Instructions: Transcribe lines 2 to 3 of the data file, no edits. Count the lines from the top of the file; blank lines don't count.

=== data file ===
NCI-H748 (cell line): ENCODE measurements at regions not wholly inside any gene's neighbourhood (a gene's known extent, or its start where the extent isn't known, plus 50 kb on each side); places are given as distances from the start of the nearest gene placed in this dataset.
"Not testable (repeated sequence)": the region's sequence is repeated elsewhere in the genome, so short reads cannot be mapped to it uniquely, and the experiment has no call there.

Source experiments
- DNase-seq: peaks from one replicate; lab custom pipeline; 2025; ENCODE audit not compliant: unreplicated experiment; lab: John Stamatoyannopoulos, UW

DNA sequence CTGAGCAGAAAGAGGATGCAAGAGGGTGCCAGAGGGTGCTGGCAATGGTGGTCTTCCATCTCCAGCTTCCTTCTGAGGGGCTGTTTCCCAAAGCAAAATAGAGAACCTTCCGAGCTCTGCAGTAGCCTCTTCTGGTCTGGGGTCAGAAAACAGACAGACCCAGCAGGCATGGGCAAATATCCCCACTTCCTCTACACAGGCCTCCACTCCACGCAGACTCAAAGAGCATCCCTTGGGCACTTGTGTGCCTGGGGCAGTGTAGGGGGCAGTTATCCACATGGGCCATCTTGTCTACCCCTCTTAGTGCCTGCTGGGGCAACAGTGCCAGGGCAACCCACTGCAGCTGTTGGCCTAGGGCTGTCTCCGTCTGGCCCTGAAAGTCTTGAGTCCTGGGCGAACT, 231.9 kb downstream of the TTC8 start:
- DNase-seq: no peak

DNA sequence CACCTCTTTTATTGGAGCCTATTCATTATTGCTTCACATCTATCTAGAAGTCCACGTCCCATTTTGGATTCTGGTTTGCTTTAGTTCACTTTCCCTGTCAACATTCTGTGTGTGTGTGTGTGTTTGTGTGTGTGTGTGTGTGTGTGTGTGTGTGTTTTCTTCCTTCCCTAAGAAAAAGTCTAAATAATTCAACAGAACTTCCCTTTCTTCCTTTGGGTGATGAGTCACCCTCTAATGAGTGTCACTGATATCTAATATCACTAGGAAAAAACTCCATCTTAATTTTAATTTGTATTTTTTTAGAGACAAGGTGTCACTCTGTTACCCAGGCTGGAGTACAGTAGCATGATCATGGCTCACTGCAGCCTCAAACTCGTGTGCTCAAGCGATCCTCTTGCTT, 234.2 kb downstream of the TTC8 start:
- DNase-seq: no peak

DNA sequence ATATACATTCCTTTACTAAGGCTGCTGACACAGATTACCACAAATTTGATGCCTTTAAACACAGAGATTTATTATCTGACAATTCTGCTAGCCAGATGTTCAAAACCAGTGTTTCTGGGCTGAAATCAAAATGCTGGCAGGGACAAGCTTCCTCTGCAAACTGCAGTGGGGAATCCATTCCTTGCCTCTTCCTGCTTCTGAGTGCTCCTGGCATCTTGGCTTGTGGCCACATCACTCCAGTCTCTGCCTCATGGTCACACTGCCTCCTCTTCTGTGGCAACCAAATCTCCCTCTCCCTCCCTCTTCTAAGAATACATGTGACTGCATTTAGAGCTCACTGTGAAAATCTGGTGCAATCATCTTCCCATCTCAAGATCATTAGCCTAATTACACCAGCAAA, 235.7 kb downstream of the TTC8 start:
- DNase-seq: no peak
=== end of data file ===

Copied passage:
"Not testable (repeated sequence)": the region's sequence is repeated elsewhere in the genome, so short reads cannot be mapped to it uniquely, and the experiment has no call there.

Source experiments